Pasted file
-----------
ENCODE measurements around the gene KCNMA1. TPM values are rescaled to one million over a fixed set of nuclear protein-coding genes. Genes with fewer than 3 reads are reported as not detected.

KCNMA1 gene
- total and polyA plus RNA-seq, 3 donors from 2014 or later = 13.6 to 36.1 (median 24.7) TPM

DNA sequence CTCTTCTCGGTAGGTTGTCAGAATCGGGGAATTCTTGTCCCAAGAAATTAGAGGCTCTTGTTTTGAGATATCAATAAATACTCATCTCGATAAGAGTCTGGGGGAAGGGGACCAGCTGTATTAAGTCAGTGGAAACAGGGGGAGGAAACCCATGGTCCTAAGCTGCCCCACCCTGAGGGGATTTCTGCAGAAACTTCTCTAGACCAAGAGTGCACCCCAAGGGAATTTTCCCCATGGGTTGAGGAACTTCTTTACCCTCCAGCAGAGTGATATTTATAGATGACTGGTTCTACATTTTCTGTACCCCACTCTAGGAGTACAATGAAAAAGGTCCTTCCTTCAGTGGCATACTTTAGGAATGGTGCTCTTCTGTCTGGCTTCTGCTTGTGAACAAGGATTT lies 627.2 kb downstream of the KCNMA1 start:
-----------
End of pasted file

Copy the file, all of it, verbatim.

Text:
ENCODE measurements around the gene KCNMA1. TPM values are rescaled to one million over a fixed set of nuclear protein-coding genes. Genes with fewer than 3 reads are reported as not detected.

KCNMA1 gene
- total and polyA plus RNA-seq, 3 donors from 2014 or later = 13.6 to 36.1 (median 24.7) TPM

DNA sequence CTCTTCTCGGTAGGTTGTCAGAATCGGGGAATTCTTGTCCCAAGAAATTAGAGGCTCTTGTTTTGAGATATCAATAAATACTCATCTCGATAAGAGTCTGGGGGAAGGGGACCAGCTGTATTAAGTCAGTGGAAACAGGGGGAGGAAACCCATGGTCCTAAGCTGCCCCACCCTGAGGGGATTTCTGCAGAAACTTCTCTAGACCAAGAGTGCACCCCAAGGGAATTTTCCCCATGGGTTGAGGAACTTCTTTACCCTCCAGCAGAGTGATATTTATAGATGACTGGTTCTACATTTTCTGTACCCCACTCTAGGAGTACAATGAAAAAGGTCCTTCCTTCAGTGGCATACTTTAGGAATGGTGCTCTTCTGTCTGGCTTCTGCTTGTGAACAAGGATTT lies 627.2 kb downstream of the KCNMA1 start: